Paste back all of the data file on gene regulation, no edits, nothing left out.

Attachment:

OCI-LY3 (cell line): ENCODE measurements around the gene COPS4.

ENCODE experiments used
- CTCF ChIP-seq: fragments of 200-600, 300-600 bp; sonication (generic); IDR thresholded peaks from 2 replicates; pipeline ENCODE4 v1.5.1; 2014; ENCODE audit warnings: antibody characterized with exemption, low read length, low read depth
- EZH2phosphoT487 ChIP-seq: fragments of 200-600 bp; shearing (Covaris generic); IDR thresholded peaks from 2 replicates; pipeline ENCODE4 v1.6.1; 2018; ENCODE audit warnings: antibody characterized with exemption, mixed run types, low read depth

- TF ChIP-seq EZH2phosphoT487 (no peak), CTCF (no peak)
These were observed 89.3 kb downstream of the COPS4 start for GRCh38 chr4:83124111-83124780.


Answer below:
OCI-LY3 (cell line): ENCODE measurements around the gene COPS4.

ENCODE experiments used
- CTCF ChIP-seq: fragments of 200-600, 300-600 bp; sonication (generic); IDR thresholded peaks from 2 replicates; pipeline ENCODE4 v1.5.1; 2014; ENCODE audit warnings: antibody characterized with exemption, low read length, low read depth
- EZH2phosphoT487 ChIP-seq: fragments of 200-600 bp; shearing (Covaris generic); IDR thresholded peaks from 2 replicates; pipeline ENCODE4 v1.6.1; 2018; ENCODE audit warnings: antibody characterized with exemption, mixed run types, low read depth

- TF ChIP-seq EZH2phosphoT487 (no peak), CTCF (no peak)
These were observed 89.3 kb downstream of the COPS4 start for GRCh38 chr4:83124111-83124780.